Great music arrives unexpectedly. It is forever passing through. You can search for years, but a perfect song will always surprise you. When the melody hits, it sharpens your emotions, your consciousness, your senses. You can try to force it, but a flawless song is patient. It finds you. At a stoplight or a party or in a bedroom on your own, it finds you, breathes into you, and gives you a glimpse of its origin, the place where music comes from, out beyond our grasp, where the worlds are pried apart.
This, my friends, is where Kanye West's unreleased new album currently lingers, ready to change music, and America, forever.
As soon as the Coldplay song ended — you guessed it — another Springsteen track. One of his blandest. One of the ones that always makes it onto the Greatest Hits but nobody plays it at their wedding. Is this how it felt to get no enjoyment from music?
About 4 percent of people suffer from a disorder called "amusia," which keeps them from recognizing and perceiving melodies and rhythms. As a result, they have no emotional or spiritual connection to music.
So what does it mean when a person doesn't like music?
On the August 29, 2019 episode of The Joe Rogan Experience, magician/author Penn Jillette described the unique power of music in connecting people. He quoted jazz legend Thelonius Monk, "A genius is the one most like himself."
Jillette was a contestant on Celebrity Apprentice in 2012 and 2013, and got to know pre-White House Donald Trump. Jillette told Rogan that, in all the time he spent around Trump, he never saw him "show any joy or understanding of music."
Penn Jillette on What Trump is Really Like | Joe Rogan
Funny enough, Trump used these exact words 30 years earlier in his book Art of the Deal, recalling that, when he was a second grader, he punched his music teacher "because I didn't think he knew anything about music."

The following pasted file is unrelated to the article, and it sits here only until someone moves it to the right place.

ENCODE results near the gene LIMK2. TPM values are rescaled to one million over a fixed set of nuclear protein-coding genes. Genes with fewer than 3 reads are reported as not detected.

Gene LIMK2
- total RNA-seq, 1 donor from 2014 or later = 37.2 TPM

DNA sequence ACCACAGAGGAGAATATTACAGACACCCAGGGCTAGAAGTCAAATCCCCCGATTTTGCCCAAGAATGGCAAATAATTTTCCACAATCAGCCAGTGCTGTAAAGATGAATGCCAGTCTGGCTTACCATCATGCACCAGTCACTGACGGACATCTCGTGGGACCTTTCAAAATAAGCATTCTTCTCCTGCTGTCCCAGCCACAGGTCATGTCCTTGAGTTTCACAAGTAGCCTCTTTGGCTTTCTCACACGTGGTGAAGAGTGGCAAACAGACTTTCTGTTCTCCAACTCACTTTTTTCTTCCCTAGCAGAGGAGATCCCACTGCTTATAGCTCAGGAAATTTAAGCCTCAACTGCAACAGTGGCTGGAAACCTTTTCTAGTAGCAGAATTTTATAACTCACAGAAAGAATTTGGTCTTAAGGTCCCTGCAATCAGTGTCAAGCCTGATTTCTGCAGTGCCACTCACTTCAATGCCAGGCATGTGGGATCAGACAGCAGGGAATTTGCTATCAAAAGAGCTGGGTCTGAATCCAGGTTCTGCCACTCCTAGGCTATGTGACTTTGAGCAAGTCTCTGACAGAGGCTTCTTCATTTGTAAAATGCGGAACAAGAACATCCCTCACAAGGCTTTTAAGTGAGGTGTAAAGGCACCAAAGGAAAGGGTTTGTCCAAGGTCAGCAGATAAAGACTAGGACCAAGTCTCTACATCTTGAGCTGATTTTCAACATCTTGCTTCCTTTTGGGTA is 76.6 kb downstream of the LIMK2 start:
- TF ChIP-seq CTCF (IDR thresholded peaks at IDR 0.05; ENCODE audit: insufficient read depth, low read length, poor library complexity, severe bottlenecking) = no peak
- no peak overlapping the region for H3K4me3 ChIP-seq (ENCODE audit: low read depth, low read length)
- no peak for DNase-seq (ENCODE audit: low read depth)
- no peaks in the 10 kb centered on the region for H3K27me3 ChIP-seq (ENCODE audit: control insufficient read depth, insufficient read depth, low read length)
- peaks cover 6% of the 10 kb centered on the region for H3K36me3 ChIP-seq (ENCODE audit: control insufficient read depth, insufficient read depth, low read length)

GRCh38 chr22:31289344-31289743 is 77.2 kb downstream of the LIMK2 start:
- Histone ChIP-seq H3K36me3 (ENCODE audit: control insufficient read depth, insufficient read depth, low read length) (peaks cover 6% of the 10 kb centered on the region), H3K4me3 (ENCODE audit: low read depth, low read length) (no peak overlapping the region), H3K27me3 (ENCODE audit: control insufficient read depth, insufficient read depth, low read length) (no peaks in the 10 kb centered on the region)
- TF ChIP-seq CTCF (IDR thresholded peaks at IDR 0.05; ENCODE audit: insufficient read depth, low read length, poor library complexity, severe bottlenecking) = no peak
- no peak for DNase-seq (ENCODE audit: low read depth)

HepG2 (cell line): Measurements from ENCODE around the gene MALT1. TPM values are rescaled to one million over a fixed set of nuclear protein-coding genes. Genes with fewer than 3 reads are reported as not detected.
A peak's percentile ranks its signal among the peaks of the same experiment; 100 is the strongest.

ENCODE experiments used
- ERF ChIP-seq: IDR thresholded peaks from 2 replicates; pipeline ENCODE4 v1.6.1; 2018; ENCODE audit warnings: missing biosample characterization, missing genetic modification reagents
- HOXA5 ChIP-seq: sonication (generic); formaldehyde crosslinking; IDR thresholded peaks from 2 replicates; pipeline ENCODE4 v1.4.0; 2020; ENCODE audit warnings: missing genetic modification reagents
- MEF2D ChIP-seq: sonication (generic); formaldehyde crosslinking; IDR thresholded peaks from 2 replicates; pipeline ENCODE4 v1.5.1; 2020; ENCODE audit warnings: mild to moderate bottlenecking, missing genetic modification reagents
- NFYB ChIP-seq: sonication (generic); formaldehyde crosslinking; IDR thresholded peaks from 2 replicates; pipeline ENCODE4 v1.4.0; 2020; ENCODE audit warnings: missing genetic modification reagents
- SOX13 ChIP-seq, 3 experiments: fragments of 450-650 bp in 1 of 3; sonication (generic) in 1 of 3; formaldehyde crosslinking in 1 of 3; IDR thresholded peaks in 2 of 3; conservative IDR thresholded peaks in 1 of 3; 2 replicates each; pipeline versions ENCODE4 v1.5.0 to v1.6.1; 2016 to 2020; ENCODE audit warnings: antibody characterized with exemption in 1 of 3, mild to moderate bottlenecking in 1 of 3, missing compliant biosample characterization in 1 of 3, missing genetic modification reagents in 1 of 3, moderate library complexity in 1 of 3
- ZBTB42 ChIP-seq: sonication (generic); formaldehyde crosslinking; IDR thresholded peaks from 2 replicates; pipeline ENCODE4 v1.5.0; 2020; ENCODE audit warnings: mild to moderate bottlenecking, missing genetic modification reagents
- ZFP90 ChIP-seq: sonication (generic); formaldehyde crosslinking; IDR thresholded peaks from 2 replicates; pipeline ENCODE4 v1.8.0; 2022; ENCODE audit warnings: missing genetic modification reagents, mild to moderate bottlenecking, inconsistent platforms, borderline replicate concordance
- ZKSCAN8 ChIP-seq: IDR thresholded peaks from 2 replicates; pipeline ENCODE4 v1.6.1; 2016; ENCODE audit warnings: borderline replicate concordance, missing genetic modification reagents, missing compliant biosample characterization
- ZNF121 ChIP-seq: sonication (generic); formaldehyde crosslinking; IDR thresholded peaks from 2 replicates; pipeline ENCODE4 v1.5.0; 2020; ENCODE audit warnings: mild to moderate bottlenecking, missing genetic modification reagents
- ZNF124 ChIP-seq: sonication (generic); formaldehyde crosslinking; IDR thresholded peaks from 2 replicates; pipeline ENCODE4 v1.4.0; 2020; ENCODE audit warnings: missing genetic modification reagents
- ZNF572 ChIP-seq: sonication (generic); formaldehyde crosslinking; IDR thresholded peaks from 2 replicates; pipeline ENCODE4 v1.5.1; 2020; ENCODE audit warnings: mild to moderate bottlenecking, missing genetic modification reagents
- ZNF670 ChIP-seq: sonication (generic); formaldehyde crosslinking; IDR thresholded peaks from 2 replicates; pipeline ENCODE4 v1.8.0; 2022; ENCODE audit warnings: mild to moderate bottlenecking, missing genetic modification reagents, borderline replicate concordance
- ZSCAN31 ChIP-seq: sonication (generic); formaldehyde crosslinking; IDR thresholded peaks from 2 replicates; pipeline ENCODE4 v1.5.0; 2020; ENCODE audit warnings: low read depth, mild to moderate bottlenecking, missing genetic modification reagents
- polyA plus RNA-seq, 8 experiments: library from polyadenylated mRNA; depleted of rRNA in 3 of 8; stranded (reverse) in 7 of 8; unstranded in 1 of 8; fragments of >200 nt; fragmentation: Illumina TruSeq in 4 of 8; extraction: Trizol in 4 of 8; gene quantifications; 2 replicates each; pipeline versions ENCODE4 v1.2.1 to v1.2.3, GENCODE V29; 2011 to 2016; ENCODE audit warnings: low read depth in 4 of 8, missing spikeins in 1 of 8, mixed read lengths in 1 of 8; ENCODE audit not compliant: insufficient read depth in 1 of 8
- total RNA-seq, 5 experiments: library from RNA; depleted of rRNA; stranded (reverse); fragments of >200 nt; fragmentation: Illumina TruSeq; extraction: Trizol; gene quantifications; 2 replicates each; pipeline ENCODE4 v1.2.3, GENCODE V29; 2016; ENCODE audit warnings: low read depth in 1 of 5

First of all, that reads like a scene from "The Three Stooges." And, maybe, it's fabricated — anecdotal — which somehow makes it even funnier. Because, as always, the mythology of Trump complicates the matter.
In his double-colon-titled book, "Trump: Think Like A Billionaire: Everything You Need to Know About Success, Real Estate, and Life," Trump writes
In Trump Tower, we play a variety of music — anything from renditions of 'Moon River' to versions of Rachmaninov's famous piano concertos. Some people call it cheesy, but others love it, and so do I.Trump has described himself as a yuge fan of music, especially Frank Sinatra and Tony Bennet. Also Elton John, hence his "Rocket Man" nickname for North Korean leader Kim Jong Un.
He likes Eminem.
Eminem, however, supposedly hates his guts.
He finds Reggae soothing, if you can believe it. Even more bizarre and unexpected, he admires the experimental post-modern composer Steve Reich, who's first critical hit arose from a faulty tape loop of a street preacher screaming "It's gonna rain" for 18 minutes.
Until his Presidential bid in 2015, Trump was beloved by, and friends with, many musicians. Then, they hated him. At least 20 A-list musicians have ordered Trump to stop using their songs. Rihanna. R.E.M. Adele. Guns N' Roses. Queen.